History and Physical

Patients presenting with potential quadriceps tendon ruptures usually report hearing an audible pop or experiencing a tearing sensation. This is immediately followed by a decreased ability to bear weight and is commonly accompanied by swelling and effusion. A palpable defect can usually be felt at the superior pole of the patella. Patients with complete tears have an impaired ability to perform a straight leg raise. With partial tears, there is impaired knee extension. With complete tears, knee extension is usually absent. There is usually no impaired range of motion at the hip or ankle.


History and physical exam are usually sufficient to diagnose quadriceps tendon ruptures, and imaging is usually not necessary. However, ultrasound may have some clinical utility. Ultrasound can be used to detect a tendon defect, and to assess the degree of tendon gap with knee flexion.[8][9] Ultrasound has also been used serially to assess healing and to determine the presence of associated hematomas, effusions, or calcifications. Plain radiographs are usually not helpful in making this diagnosis but may have some clinical utility in ruling out other associated injuries or conditions. Plain radiography may be helpful in determining patella position. A superior patella may be indicative of a patellar tendon rupture, while an inferior patella may be suggestive of a quadriceps tendon rupture. Plain radiography may also rule in or out associated patella avulsions or other associated patellar fractures. MRI may be used preoperatively but is usually not necessary. Due to the low prevalence of quadriceps tendon ruptures, there is limited data comparing ultrasound with MRI in diagnostic superiority. Both imaging modalities have a high sensitivity for patellar and quadriceps tendon injuries. However, ultrasound may be slightly more specific for patellar tendon ruptures, while MRI may have slightly higher specificity for quadriceps tendon ruptures. This difference is likely not clinically significant.

Treatment / Management

Like most musculoskeletal injuries, initial management of suspected quadriceps tendon ruptures includes rest, ice, compression, and elevation. Partial quadriceps tendon ruptures may be managed non-operatively. However, the majority of complete quadriceps tendon ruptures require early diagnosis and surgical treatment to limit long-term morbidity and disability. The timing of surgical repair has been attributed to optimal recovery and functionality rather than the specific surgical approach.[10][11]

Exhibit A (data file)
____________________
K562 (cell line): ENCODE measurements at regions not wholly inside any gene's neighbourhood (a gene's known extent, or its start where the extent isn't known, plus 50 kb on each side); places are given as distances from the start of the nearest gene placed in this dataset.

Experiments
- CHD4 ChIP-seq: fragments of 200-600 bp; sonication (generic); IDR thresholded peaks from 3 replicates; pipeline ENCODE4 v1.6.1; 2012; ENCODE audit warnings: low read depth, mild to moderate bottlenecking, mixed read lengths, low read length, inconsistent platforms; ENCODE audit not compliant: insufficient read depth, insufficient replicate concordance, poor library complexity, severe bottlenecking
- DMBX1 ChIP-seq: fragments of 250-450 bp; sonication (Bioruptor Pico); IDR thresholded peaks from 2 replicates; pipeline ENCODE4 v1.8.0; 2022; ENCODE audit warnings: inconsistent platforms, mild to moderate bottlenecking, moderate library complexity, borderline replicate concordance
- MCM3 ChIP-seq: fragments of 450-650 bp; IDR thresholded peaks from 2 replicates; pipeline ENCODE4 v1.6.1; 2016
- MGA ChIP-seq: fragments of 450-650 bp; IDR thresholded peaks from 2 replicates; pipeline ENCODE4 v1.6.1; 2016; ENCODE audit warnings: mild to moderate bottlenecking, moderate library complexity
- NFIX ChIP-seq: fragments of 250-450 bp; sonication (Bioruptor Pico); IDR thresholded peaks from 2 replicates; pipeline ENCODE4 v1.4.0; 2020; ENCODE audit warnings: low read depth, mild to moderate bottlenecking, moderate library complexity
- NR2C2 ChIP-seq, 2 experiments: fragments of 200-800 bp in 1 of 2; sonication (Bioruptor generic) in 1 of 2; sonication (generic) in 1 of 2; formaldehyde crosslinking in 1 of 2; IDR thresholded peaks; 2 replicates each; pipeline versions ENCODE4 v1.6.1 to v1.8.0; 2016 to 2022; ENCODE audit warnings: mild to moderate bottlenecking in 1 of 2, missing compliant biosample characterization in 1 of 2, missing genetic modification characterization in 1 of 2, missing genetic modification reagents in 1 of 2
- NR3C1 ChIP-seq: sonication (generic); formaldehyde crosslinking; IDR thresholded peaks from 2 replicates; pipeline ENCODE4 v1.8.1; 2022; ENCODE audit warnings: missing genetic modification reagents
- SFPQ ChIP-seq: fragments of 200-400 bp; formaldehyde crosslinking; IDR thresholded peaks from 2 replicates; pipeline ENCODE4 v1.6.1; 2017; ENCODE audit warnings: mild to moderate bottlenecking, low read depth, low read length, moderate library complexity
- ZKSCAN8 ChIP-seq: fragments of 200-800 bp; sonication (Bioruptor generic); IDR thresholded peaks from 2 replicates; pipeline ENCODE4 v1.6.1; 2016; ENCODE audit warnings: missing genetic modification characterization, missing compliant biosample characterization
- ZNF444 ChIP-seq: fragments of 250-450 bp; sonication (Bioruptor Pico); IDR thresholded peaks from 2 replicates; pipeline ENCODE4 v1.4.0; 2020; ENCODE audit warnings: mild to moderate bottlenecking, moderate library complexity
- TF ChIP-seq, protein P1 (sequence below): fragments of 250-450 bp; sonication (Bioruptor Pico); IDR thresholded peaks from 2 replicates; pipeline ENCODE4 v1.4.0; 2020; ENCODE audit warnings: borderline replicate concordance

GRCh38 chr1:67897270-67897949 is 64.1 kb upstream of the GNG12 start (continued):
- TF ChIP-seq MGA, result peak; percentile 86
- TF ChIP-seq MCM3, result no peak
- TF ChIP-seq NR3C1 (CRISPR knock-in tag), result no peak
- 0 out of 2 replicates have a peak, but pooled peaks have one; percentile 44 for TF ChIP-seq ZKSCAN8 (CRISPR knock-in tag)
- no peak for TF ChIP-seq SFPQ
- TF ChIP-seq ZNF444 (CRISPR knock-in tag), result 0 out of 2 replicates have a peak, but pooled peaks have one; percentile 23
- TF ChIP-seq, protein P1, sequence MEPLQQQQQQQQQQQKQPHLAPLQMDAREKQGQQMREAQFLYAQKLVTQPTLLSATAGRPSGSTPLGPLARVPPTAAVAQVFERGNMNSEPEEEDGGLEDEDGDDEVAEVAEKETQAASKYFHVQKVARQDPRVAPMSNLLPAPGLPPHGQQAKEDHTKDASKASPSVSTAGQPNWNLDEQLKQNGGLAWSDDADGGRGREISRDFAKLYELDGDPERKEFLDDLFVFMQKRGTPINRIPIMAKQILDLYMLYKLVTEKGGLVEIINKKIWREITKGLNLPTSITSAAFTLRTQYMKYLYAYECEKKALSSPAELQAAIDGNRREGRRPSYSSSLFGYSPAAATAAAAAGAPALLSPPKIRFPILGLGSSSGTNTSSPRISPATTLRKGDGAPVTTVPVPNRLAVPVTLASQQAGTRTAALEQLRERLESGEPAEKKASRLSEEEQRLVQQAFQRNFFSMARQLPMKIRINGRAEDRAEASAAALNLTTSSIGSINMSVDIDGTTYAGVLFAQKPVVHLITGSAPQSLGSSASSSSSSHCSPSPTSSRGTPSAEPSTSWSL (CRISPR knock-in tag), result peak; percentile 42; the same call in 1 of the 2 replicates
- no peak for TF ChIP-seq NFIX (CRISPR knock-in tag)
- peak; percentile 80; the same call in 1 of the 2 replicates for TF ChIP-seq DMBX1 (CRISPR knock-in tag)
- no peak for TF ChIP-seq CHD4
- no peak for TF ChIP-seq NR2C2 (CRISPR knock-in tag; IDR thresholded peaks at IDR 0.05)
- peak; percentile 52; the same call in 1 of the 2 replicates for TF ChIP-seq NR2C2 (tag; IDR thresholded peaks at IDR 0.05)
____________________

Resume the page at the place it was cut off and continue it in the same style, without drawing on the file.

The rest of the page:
Limited data directs the optimal surgical technique. Historically, surgical repair has been based on anecdotal evidence and surgeon experience. However, there is a trend toward the application of transosseous patellar drill holes if the tendon rupture is located near the patellar poles. More recently, suture anchors have replaced traditional patellar drill holes. Suture anchors require smaller skin incisions and result in shorter operative times. The effectiveness of this trend is unknown. Intratendinous ruptures have been repaired classically by way of an end to end sutures. Despite the specific surgical approach, a delayed recognition or operative intervention results in tendon retraction and reduced tissue quality. These factors both impair surgical success and hinder recovery. Operative repair is advised within the first 48 to 72 hours after complete tendon ruptures. If there is a delay in treatment, tendon retraction makes surgical repair more technically challenging, and may limit functional recovery. If there is significant tendon retraction resulting in a large tendon gap, allograft reconstruction may be necessary.

Few studies have evaluated optimal postoperative management. Historically, the knee was immobilized at full extension for 6 weeks postoperatively to allow complete tendon healing before stressing the extensor mechanism. There has been a trend toward early post-operative joint mobilization to reduce joint stiffness and quadriceps atrophy. In more recent literature, early mobilization has been shown to result in more adverse outcomes and additional operative interventions when compared to 6 weeks of full knee extension. However, due to the low incidence of this injury, there is limited statistically significant evidence to direct gold standard operative interventions or post-operative management.